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The Royals are a win away, and it's not just because of singles

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The Royals do a lot of specific things well, and it's even more obvious when the Mets don't do the same thing.

Jeff Curry-USA TODAY Sports

It's bullshit that the Royals are even here, you know. I'm assuming you're an adult, and if you're not, I can't apologize enough. But where I usually use a word like "nonsense" to describe what the Royals did to the Astros, it feels unethical to mince words here. The Royals were down four runs in the eighth inning of an elimination game -- four! -- and they went single, single, single, single, single, error, strikeout, walk, ground out, and they woke up a win away from winning the World Series.

Some of those singles, as you can imagine, were bullshit. That's not to impugn the Royals; that's to impugn singles. Singles, by definition, are often bullshit. Singles are included in the box that baseball comes in. Your dad opened the box on a December morning and said, "What the sam hill are these?" He scratched his head, thought about dumping them, but wedged them into a spot where he thought they belonged. They kind of fit. Kind of.

Singles are fickle, singles are awful, singles are the best. And here the Royals are, a win away from a parade, because of their mastery of singles. With one more win, this will be the explanation you will hear until the end of time. They kept the line moving. Single here, single there, single single single. They were contact masters. They were single ninjas.

They were two innings away from elimination in the first place because they were single ninjas.

It's Schrödinger's single! Half of the time, their reliance on singles kills them against good teams. The other of the time, their reliance on singles is what makes them so unstoppable and beautiful. That is the story of the 2015 Royals.

Except that's an oversimplification. A gross oversimplification. Game 4 of the 2015 World Series proved that, perfectly, highlighting what's so different about this team. Yes, they make contact. Yes, they seem to have a knack for stringing that contact together in a useful way. But replay this World Series 50 times, and there will be sweeps and comebacks and unwelcome results that sting the Royals. Those singles don't show up every time.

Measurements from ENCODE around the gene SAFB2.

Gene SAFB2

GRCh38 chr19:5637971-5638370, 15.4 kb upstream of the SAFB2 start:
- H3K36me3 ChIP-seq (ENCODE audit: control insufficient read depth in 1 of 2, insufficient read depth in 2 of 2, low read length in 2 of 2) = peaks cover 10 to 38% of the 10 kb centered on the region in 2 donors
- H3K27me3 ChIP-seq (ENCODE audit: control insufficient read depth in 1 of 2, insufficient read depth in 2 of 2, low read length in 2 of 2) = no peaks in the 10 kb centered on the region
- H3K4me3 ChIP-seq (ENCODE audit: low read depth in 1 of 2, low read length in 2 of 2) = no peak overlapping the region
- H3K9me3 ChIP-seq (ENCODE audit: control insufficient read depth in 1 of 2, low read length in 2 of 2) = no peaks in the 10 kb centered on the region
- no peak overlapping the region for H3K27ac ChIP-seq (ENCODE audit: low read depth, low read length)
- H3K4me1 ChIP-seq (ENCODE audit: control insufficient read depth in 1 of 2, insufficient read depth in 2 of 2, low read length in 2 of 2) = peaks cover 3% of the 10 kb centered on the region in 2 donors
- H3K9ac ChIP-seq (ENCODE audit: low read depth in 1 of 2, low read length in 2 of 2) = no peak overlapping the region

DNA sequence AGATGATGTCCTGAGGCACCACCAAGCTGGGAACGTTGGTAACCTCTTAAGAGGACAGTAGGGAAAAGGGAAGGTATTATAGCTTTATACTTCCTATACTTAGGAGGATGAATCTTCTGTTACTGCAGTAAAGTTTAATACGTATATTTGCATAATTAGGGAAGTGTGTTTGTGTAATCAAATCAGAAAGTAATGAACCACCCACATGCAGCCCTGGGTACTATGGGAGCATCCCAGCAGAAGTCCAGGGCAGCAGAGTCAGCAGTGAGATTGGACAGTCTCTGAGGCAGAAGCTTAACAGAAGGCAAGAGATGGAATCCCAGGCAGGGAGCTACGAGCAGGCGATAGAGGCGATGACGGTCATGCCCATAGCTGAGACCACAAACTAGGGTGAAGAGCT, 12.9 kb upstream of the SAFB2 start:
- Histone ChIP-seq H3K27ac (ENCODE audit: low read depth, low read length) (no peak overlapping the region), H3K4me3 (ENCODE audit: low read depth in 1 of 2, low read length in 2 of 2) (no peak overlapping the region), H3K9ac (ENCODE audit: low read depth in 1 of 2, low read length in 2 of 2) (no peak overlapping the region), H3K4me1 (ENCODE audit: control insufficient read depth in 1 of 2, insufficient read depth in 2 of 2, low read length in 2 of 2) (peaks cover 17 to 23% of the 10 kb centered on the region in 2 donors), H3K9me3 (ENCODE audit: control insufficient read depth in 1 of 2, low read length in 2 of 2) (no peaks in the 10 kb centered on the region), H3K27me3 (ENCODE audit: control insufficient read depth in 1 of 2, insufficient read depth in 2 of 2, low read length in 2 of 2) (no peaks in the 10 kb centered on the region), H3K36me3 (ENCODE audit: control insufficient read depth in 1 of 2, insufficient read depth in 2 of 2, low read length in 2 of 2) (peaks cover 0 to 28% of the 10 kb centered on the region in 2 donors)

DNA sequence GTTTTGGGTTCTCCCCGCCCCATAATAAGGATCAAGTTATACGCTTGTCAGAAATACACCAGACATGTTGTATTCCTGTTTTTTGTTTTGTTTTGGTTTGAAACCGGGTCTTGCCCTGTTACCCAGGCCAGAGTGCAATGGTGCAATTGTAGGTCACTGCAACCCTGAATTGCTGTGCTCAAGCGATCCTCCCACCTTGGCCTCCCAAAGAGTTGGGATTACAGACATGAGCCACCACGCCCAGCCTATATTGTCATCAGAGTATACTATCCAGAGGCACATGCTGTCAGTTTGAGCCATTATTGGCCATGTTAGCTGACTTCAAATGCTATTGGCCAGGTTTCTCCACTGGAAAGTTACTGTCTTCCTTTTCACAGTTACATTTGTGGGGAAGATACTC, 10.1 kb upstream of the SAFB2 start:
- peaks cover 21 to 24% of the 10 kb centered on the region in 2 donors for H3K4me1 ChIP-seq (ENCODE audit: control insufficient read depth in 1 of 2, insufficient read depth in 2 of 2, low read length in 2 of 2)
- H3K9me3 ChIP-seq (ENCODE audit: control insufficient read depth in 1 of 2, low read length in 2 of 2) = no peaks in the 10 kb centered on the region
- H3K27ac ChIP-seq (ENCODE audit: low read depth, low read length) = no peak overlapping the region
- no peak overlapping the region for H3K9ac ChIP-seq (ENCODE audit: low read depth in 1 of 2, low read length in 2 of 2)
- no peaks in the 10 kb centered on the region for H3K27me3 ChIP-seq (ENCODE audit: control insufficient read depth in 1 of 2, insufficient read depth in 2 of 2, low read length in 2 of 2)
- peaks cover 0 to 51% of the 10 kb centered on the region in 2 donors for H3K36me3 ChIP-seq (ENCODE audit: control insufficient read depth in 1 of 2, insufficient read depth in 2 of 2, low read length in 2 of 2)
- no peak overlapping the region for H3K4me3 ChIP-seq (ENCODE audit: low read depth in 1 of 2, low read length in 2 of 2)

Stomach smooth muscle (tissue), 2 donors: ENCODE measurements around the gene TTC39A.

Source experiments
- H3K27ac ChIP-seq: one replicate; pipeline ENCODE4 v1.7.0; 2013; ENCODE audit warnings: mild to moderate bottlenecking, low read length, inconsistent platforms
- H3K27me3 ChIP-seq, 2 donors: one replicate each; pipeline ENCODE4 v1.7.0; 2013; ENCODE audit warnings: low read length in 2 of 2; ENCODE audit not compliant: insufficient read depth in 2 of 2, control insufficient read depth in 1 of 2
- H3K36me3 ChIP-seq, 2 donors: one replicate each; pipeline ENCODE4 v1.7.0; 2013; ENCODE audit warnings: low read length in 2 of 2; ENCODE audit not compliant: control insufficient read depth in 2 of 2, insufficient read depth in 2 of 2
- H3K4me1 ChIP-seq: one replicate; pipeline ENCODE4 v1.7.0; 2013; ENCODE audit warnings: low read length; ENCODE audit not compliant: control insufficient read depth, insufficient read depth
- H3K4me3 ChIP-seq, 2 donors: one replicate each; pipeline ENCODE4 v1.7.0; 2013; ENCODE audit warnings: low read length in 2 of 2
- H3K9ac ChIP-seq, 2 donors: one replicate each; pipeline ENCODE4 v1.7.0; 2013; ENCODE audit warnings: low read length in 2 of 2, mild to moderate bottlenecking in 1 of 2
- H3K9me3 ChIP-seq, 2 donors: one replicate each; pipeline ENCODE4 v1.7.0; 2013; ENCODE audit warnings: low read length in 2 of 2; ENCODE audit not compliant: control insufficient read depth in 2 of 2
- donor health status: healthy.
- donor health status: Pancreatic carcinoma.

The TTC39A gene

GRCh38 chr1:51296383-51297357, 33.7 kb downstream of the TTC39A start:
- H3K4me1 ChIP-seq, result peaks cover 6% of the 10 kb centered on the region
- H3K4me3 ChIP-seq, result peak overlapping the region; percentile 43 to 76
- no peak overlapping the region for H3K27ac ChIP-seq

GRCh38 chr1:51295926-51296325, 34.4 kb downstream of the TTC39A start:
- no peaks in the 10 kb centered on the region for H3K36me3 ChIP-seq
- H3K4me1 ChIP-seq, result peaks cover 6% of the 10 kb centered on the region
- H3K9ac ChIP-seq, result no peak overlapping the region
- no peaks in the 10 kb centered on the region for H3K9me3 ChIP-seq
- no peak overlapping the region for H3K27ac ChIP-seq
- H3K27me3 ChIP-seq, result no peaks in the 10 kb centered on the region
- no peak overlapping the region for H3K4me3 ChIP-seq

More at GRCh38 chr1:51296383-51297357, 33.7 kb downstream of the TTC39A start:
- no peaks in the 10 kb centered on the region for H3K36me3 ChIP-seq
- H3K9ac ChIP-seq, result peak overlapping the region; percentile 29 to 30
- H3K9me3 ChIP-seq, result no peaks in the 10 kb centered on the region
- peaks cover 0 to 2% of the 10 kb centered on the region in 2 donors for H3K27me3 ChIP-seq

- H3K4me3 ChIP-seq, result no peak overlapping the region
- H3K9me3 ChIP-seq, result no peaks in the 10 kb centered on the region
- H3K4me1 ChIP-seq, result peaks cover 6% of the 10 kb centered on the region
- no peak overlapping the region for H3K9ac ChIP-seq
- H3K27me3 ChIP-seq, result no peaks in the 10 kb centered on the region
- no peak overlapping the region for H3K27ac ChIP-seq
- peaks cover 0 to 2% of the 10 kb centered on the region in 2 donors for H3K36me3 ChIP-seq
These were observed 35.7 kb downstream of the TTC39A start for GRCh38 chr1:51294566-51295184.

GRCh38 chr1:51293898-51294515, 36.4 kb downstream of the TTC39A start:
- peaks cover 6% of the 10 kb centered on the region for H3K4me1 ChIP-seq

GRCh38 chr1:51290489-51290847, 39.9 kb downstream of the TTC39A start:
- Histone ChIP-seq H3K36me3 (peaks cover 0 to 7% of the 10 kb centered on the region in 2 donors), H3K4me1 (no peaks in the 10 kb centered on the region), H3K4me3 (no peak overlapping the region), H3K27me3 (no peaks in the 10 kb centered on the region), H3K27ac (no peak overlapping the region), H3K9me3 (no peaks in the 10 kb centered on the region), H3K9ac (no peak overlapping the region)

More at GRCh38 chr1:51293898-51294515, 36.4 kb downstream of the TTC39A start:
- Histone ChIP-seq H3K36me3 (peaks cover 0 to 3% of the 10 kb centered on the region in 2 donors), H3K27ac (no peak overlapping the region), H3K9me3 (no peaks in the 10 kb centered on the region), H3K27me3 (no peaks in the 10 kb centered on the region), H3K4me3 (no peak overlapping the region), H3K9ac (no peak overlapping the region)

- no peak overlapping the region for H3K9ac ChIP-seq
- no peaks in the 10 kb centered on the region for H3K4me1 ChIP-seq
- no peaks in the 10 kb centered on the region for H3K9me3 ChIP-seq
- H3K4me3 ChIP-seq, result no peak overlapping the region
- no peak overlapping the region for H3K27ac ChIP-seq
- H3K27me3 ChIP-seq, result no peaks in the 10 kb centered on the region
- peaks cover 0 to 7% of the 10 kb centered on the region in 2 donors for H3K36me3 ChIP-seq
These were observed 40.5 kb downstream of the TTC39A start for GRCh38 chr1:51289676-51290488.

What the Royals do better, much better, than any team in baseball right now:

  1. Catch the balls that are put into play
  2. Hold onto leads

That's it, that's the secret sauce. The singles are great, and the propensity for contact is fun to watch, but they could just as easily swing for the fences, like the Blue Jays, on every pitch, and it would probably work just as well. A run is a run is a run, and if they need to get one through singles and swipes, fine, but they wouldn't complain if they got some sweet, sweet Steve Balboni action instead. It doesn't matter. As long as they ...

  1. Catch the balls that are put into play
  2. Hold onto leads

You know this is true because it's the opposite of what the Mets did in Game 4. Daniel Murphy was a cult hero, a postseason icon, a deacon in the Church of Jeff Weaver, and then he had a couple lousy games. Then he booted a ball. Then he just missed one under his glove. Let's check in with the official SB Nation World Series preview:

Wilmer Flores and Daniel Murphy are rough up the middle. The Royals are a contact team. That's all that keeps running through my mind, Lisa/dental plan-style. I could see this series coming down to the Royals hitting balls just out of their reach. I could see the Royals going an entire series hitting balls directly at them.